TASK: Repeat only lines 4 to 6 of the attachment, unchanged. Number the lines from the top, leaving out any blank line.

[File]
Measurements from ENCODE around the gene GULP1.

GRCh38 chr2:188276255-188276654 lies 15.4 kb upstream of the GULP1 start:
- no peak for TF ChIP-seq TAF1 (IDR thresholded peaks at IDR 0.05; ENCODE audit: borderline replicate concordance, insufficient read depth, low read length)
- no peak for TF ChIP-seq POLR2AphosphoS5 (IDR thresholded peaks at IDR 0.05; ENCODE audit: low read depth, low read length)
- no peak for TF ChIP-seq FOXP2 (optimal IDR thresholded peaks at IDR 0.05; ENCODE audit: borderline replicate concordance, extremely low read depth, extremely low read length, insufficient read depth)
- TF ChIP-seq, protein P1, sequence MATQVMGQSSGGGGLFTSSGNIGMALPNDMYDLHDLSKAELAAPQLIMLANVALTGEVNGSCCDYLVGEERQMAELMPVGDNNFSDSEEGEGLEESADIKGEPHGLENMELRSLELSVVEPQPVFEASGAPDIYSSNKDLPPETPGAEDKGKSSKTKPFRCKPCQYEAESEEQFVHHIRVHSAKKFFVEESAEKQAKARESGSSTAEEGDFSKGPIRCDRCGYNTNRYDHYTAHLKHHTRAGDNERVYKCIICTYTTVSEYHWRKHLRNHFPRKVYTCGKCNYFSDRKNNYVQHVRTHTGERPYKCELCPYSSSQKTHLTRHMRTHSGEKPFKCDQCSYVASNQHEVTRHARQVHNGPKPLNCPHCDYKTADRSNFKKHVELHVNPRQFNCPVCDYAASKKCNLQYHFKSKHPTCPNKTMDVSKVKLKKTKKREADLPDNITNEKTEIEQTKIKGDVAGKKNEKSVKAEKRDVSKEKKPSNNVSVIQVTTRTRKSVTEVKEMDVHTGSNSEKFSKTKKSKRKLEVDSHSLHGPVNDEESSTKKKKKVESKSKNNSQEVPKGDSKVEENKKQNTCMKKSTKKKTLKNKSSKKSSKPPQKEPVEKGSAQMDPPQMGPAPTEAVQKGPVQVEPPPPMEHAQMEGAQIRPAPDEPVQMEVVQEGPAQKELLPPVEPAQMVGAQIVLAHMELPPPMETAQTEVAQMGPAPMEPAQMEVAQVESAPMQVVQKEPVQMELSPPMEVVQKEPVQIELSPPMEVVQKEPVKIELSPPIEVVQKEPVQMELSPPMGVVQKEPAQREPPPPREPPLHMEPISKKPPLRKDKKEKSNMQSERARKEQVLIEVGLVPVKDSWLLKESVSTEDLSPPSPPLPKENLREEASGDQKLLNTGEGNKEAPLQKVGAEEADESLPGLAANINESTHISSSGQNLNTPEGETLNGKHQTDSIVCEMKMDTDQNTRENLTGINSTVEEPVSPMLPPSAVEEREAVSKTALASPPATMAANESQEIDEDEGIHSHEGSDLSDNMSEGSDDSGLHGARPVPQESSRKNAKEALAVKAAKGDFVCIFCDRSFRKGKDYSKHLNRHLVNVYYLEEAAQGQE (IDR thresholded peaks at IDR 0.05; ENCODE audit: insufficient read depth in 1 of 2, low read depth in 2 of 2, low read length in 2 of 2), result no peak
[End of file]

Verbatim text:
- no peak for TF ChIP-seq POLR2AphosphoS5 (IDR thresholded peaks at IDR 0.05; ENCODE audit: low read depth, low read length)
- no peak for TF ChIP-seq FOXP2 (optimal IDR thresholded peaks at IDR 0.05; ENCODE audit: borderline replicate concordance, extremely low read depth, extremely low read length, insufficient read depth)
- TF ChIP-seq, protein P1, sequence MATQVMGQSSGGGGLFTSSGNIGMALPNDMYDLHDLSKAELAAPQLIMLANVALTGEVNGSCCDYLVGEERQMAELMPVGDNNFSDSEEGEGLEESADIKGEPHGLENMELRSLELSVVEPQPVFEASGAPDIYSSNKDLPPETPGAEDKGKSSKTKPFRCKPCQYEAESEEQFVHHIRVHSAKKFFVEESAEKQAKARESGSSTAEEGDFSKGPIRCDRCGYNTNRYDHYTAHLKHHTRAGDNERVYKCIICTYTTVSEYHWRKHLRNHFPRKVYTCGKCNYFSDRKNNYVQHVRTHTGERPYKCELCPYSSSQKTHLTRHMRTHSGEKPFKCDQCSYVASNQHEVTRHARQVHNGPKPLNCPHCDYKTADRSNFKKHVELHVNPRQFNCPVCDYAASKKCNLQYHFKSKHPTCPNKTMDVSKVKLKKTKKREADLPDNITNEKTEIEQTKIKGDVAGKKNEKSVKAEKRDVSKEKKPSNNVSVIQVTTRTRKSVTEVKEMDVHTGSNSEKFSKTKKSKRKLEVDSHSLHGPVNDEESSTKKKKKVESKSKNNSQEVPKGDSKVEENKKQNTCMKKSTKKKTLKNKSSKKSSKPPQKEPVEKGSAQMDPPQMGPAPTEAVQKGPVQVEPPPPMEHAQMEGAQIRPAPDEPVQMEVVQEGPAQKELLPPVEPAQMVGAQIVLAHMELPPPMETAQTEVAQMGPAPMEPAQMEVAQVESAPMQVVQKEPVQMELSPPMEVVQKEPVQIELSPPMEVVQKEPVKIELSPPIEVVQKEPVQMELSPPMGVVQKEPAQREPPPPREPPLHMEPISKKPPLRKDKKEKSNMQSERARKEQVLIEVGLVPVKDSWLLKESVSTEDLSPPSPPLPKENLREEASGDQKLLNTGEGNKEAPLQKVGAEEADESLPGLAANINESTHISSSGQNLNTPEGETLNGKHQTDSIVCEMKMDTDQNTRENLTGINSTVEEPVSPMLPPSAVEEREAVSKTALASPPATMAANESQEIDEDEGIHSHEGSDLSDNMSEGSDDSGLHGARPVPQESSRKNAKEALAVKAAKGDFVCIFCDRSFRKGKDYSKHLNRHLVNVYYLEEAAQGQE (IDR thresholded peaks at IDR 0.05; ENCODE audit: insufficient read depth in 1 of 2, low read depth in 2 of 2, low read length in 2 of 2), result no peak